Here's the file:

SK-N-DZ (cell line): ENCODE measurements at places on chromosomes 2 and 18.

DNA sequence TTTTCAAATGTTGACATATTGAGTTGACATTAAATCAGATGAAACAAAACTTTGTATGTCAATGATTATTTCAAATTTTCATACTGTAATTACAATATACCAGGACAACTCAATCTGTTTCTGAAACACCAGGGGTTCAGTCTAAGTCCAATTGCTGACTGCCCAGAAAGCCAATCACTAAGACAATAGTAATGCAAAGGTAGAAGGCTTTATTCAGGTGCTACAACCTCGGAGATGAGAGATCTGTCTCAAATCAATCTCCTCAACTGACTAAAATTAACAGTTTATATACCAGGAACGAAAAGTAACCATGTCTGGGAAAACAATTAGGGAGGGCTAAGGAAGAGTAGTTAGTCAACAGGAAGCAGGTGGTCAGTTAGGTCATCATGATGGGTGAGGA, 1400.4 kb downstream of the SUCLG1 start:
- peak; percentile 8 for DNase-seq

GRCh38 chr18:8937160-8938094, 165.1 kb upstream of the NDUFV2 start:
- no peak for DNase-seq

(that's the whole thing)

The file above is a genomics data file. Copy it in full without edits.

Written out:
SK-N-DZ (cell line): ENCODE measurements at places on chromosomes 2 and 18.

DNA sequence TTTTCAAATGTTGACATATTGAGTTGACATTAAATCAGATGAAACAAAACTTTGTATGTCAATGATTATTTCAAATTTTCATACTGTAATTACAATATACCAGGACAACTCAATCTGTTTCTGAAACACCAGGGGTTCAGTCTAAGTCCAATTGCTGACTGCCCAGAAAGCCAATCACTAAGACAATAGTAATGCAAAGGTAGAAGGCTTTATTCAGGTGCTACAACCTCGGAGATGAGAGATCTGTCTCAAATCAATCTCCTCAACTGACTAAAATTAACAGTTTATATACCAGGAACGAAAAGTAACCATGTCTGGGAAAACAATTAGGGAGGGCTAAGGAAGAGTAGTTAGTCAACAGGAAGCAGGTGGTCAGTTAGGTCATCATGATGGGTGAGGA, 1400.4 kb downstream of the SUCLG1 start:
- peak; percentile 8 for DNase-seq

GRCh38 chr18:8937160-8938094, 165.1 kb upstream of the NDUFV2 start:
- no peak for DNase-seq